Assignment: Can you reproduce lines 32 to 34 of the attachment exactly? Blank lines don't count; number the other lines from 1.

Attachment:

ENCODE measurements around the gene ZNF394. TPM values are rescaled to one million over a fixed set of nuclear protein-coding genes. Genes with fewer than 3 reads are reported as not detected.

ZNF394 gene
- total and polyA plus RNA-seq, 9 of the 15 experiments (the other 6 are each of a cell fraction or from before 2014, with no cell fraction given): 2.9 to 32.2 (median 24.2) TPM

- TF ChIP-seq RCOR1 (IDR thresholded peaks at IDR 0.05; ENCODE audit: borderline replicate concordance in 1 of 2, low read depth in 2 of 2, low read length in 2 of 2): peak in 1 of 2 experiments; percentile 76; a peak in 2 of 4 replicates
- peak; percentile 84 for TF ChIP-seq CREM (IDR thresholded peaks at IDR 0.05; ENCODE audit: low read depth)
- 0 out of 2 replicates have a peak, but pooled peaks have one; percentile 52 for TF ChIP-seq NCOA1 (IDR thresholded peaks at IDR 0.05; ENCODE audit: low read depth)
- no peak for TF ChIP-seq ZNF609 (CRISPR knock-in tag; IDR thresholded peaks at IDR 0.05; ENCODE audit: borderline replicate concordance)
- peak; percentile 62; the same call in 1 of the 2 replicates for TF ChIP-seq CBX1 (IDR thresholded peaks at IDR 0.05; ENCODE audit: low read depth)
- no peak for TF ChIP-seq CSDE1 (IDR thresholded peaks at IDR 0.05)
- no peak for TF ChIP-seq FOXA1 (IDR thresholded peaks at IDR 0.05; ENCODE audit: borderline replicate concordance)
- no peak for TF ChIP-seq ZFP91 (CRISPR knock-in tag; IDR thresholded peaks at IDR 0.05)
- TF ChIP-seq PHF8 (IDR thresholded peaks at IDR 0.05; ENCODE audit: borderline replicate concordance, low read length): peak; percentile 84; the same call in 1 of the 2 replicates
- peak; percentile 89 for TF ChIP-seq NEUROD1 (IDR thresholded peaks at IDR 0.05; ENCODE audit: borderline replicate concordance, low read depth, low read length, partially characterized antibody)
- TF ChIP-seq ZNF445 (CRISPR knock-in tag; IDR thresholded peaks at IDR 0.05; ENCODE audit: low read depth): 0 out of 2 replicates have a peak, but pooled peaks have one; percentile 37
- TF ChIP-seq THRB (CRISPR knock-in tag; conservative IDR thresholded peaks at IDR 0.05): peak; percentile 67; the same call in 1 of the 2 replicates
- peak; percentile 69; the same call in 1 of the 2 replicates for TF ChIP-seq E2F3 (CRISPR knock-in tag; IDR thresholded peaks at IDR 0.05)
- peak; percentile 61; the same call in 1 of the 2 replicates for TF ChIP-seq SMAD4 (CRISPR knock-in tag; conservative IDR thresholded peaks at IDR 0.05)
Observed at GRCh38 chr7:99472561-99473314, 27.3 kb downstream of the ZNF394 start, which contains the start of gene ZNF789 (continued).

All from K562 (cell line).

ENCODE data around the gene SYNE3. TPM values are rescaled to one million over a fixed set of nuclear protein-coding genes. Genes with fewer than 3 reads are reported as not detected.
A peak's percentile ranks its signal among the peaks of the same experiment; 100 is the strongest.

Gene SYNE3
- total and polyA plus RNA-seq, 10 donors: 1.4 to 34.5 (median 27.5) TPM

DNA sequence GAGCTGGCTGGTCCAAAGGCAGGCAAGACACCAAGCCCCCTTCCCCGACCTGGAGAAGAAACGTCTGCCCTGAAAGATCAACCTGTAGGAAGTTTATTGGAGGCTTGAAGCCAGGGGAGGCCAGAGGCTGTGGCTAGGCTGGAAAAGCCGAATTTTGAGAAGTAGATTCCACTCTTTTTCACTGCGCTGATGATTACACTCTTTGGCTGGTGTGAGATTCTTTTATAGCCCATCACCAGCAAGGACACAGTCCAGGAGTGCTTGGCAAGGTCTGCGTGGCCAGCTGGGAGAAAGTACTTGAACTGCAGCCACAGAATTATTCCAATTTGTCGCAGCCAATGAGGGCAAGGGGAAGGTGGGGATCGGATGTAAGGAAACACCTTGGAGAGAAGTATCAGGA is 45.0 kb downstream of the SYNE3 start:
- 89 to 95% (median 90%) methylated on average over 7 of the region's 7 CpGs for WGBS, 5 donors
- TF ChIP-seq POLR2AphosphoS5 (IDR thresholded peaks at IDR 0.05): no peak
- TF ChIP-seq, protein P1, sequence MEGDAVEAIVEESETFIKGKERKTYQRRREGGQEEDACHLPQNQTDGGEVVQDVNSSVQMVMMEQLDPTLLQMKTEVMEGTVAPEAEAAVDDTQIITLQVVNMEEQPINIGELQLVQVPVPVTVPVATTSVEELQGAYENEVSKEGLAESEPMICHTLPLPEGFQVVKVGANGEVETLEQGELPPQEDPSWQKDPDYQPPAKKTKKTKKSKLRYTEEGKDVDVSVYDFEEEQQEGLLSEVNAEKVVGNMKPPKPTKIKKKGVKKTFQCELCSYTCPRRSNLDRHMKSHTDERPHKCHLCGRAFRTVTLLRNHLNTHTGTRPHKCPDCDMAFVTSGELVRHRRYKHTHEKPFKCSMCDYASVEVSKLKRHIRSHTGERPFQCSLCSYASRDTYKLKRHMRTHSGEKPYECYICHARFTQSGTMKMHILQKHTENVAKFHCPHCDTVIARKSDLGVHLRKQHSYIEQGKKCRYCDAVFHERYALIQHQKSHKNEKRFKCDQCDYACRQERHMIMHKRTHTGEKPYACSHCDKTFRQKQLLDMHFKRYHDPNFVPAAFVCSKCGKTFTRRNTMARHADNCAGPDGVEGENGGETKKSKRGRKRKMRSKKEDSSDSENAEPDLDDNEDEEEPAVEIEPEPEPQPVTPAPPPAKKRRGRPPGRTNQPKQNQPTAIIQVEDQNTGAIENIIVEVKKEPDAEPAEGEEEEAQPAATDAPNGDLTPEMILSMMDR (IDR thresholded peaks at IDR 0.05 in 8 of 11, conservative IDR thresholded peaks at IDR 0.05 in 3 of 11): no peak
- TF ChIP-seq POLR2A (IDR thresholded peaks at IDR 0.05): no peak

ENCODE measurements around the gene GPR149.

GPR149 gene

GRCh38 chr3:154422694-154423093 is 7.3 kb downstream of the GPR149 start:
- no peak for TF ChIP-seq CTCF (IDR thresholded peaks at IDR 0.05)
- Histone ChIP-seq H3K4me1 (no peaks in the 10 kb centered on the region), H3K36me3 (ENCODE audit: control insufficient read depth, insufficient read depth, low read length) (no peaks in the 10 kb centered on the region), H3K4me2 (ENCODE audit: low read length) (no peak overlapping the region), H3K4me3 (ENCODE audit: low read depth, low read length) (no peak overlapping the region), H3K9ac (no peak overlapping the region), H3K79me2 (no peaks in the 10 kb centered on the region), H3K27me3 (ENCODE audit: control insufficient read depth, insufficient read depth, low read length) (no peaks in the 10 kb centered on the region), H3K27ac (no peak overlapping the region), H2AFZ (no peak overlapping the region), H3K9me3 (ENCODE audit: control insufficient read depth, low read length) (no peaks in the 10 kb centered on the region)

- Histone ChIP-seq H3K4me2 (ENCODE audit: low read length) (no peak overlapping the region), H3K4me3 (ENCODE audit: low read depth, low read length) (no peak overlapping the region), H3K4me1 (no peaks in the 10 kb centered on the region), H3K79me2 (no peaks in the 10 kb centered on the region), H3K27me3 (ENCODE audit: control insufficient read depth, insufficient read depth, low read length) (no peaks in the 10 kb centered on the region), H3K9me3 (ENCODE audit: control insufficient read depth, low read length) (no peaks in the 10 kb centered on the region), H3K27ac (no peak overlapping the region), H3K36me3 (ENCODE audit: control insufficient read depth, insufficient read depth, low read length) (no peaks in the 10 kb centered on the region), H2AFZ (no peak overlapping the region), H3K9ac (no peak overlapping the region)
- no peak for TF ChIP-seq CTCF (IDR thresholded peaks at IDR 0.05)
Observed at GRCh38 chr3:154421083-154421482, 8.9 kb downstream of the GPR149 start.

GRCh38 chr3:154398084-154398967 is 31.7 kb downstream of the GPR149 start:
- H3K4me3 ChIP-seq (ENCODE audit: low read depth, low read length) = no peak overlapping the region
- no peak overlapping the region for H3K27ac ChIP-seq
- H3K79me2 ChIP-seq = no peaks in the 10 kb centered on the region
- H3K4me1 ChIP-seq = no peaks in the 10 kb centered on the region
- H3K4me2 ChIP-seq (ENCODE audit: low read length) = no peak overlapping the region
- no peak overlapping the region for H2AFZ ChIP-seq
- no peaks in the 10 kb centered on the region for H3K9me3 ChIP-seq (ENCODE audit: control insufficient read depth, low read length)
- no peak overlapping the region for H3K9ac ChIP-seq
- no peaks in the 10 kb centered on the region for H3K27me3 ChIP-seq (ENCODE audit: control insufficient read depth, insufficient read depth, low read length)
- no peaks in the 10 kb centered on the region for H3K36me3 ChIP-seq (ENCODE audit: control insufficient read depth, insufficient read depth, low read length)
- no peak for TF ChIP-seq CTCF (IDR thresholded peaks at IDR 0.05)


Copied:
- no peak for TF ChIP-seq CTCF (IDR thresholded peaks at IDR 0.05)
- Histone ChIP-seq H3K4me1 (no peaks in the 10 kb centered on the region), H3K36me3 (ENCODE audit: control insufficient read depth, insufficient read depth, low read length) (no peaks in the 10 kb centered on the region), H3K4me2 (ENCODE audit: low read length) (no peak overlapping the region), H3K4me3 (ENCODE audit: low read depth, low read length) (no peak overlapping the region), H3K9ac (no peak overlapping the region), H3K79me2 (no peaks in the 10 kb centered on the region), H3K27me3 (ENCODE audit: control insufficient read depth, insufficient read depth, low read length) (no peaks in the 10 kb centered on the region), H3K27ac (no peak overlapping the region), H2AFZ (no peak overlapping the region), H3K9me3 (ENCODE audit: control insufficient read depth, low read length) (no peaks in the 10 kb centered on the region)

- Histone ChIP-seq H3K4me2 (ENCODE audit: low read length) (no peak overlapping the region), H3K4me3 (ENCODE audit: low read depth, low read length) (no peak overlapping the region), H3K4me1 (no peaks in the 10 kb centered on the region), H3K79me2 (no peaks in the 10 kb centered on the region), H3K27me3 (ENCODE audit: control insufficient read depth, insufficient read depth, low read length) (no peaks in the 10 kb centered on the region), H3K9me3 (ENCODE audit: control insufficient read depth, low read length) (no peaks in the 10 kb centered on the region), H3K27ac (no peak overlapping the region), H3K36me3 (ENCODE audit: control insufficient read depth, insufficient read depth, low read length) (no peaks in the 10 kb centered on the region), H2AFZ (no peak overlapping the region), H3K9ac (no peak overlapping the region)